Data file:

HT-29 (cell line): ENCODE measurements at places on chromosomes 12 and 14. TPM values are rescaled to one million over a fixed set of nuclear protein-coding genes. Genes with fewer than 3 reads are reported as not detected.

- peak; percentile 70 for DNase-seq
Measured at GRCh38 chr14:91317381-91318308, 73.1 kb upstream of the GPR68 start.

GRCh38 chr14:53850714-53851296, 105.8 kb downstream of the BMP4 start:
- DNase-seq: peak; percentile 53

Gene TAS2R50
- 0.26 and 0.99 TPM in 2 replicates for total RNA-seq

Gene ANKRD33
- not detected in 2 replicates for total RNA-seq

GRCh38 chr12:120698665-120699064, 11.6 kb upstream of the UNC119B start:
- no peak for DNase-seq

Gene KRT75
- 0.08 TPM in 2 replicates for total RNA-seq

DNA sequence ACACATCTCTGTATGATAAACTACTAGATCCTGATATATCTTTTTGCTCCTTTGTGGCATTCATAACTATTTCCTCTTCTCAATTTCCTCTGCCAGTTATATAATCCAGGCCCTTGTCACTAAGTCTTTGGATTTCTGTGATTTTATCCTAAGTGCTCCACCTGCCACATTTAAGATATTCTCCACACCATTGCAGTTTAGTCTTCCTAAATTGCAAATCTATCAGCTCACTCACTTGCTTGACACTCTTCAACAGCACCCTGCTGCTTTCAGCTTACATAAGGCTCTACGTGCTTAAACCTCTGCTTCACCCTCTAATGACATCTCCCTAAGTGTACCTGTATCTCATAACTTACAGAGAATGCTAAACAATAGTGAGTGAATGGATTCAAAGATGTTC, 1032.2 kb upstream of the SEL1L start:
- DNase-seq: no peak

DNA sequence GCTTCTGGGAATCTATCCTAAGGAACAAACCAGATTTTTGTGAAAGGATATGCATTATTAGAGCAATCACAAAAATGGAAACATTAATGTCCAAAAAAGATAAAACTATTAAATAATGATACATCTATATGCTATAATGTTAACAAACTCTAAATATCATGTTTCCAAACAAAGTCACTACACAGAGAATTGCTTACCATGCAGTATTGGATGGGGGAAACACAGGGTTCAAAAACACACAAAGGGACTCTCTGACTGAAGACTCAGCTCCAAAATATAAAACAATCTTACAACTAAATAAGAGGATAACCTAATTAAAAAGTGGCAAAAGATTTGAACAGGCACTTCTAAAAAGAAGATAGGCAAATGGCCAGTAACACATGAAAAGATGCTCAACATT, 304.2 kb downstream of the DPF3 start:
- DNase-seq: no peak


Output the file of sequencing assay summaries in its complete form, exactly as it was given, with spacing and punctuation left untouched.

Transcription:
HT-29 (cell line): ENCODE measurements at places on chromosomes 12 and 14. TPM values are rescaled to one million over a fixed set of nuclear protein-coding genes. Genes with fewer than 3 reads are reported as not detected.

- peak; percentile 70 for DNase-seq
Measured at GRCh38 chr14:91317381-91318308, 73.1 kb upstream of the GPR68 start.

GRCh38 chr14:53850714-53851296, 105.8 kb downstream of the BMP4 start:
- DNase-seq: peak; percentile 53

Gene TAS2R50
- 0.26 and 0.99 TPM in 2 replicates for total RNA-seq

Gene ANKRD33
- not detected in 2 replicates for total RNA-seq

GRCh38 chr12:120698665-120699064, 11.6 kb upstream of the UNC119B start:
- no peak for DNase-seq

Gene KRT75
- 0.08 TPM in 2 replicates for total RNA-seq

DNA sequence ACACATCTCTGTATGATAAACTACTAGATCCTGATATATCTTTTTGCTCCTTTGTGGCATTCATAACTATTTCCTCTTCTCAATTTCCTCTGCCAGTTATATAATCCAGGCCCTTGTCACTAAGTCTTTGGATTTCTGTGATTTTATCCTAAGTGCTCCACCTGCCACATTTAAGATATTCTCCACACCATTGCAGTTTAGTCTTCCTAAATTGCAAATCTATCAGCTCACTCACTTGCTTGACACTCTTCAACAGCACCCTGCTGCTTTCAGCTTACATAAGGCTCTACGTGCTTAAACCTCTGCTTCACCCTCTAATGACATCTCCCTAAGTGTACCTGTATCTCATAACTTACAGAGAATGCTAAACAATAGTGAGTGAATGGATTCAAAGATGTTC, 1032.2 kb upstream of the SEL1L start:
- DNase-seq: no peak

DNA sequence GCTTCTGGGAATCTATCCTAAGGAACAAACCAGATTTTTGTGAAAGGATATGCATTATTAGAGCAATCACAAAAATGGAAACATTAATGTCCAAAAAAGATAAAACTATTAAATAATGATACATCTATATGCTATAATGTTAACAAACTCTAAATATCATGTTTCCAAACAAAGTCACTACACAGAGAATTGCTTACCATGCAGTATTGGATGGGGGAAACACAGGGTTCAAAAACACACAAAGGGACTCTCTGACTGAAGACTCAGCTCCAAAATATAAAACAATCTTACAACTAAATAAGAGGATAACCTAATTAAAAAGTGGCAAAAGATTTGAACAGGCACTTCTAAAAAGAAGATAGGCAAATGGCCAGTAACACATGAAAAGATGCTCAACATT, 304.2 kb downstream of the DPF3 start:
- DNase-seq: no peak